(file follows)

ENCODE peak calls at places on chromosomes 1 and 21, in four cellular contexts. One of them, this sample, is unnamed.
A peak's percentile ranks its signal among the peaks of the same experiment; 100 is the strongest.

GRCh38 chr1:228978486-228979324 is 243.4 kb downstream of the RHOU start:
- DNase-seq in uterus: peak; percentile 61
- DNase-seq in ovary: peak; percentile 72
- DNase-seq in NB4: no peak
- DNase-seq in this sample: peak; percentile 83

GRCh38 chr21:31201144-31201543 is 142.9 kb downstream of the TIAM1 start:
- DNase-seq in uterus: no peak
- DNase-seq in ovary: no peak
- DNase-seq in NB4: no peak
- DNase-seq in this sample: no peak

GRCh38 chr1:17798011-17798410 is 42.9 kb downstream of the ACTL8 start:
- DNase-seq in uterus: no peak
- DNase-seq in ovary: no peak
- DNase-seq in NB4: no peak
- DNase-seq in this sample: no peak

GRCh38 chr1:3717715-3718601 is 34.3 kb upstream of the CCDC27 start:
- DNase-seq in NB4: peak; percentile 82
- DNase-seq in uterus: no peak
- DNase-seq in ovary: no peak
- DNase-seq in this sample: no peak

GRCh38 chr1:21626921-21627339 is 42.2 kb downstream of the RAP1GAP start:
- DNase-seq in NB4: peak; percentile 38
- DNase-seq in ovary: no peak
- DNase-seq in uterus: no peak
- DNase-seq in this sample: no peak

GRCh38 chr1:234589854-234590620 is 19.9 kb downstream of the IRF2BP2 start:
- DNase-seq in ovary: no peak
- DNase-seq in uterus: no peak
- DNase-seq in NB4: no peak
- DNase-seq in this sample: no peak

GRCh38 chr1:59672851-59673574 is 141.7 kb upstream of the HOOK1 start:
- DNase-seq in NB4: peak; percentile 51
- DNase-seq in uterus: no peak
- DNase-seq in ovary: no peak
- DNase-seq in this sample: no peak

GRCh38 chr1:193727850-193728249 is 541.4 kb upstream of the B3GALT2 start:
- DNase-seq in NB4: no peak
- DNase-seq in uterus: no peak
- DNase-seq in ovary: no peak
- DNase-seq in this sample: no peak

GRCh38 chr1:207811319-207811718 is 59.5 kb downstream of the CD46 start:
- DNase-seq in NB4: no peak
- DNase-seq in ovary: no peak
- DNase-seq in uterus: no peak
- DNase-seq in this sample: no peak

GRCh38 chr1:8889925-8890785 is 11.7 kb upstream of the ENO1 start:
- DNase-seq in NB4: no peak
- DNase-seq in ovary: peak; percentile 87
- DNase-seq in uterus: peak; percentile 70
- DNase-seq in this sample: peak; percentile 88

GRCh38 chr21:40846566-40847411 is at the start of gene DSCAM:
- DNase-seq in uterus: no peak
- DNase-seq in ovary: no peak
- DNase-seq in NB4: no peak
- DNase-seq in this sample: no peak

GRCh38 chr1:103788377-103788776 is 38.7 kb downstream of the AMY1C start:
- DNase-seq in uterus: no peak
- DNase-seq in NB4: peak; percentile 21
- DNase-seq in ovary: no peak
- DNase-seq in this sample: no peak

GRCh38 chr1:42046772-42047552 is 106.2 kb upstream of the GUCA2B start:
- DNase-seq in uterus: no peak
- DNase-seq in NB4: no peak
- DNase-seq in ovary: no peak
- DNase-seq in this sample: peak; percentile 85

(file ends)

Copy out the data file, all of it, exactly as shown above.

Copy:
ENCODE peak calls at places on chromosomes 1 and 21, in four cellular contexts. One of them, this sample, is unnamed.
A peak's percentile ranks its signal among the peaks of the same experiment; 100 is the strongest.

GRCh38 chr1:228978486-228979324 is 243.4 kb downstream of the RHOU start:
- DNase-seq in uterus: peak; percentile 61
- DNase-seq in ovary: peak; percentile 72
- DNase-seq in NB4: no peak
- DNase-seq in this sample: peak; percentile 83

GRCh38 chr21:31201144-31201543 is 142.9 kb downstream of the TIAM1 start:
- DNase-seq in uterus: no peak
- DNase-seq in ovary: no peak
- DNase-seq in NB4: no peak
- DNase-seq in this sample: no peak

GRCh38 chr1:17798011-17798410 is 42.9 kb downstream of the ACTL8 start:
- DNase-seq in uterus: no peak
- DNase-seq in ovary: no peak
- DNase-seq in NB4: no peak
- DNase-seq in this sample: no peak

GRCh38 chr1:3717715-3718601 is 34.3 kb upstream of the CCDC27 start:
- DNase-seq in NB4: peak; percentile 82
- DNase-seq in uterus: no peak
- DNase-seq in ovary: no peak
- DNase-seq in this sample: no peak

GRCh38 chr1:21626921-21627339 is 42.2 kb downstream of the RAP1GAP start:
- DNase-seq in NB4: peak; percentile 38
- DNase-seq in ovary: no peak
- DNase-seq in uterus: no peak
- DNase-seq in this sample: no peak

GRCh38 chr1:234589854-234590620 is 19.9 kb downstream of the IRF2BP2 start:
- DNase-seq in ovary: no peak
- DNase-seq in uterus: no peak
- DNase-seq in NB4: no peak
- DNase-seq in this sample: no peak

GRCh38 chr1:59672851-59673574 is 141.7 kb upstream of the HOOK1 start:
- DNase-seq in NB4: peak; percentile 51
- DNase-seq in uterus: no peak
- DNase-seq in ovary: no peak
- DNase-seq in this sample: no peak

GRCh38 chr1:193727850-193728249 is 541.4 kb upstream of the B3GALT2 start:
- DNase-seq in NB4: no peak
- DNase-seq in uterus: no peak
- DNase-seq in ovary: no peak
- DNase-seq in this sample: no peak

GRCh38 chr1:207811319-207811718 is 59.5 kb downstream of the CD46 start:
- DNase-seq in NB4: no peak
- DNase-seq in ovary: no peak
- DNase-seq in uterus: no peak
- DNase-seq in this sample: no peak

GRCh38 chr1:8889925-8890785 is 11.7 kb upstream of the ENO1 start:
- DNase-seq in NB4: no peak
- DNase-seq in ovary: peak; percentile 87
- DNase-seq in uterus: peak; percentile 70
- DNase-seq in this sample: peak; percentile 88

GRCh38 chr21:40846566-40847411 is at the start of gene DSCAM:
- DNase-seq in uterus: no peak
- DNase-seq in ovary: no peak
- DNase-seq in NB4: no peak
- DNase-seq in this sample: no peak

GRCh38 chr1:103788377-103788776 is 38.7 kb downstream of the AMY1C start:
- DNase-seq in uterus: no peak
- DNase-seq in NB4: peak; percentile 21
- DNase-seq in ovary: no peak
- DNase-seq in this sample: no peak

GRCh38 chr1:42046772-42047552 is 106.2 kb upstream of the GUCA2B start:
- DNase-seq in uterus: no peak
- DNase-seq in NB4: no peak
- DNase-seq in ovary: no peak
- DNase-seq in this sample: peak; percentile 85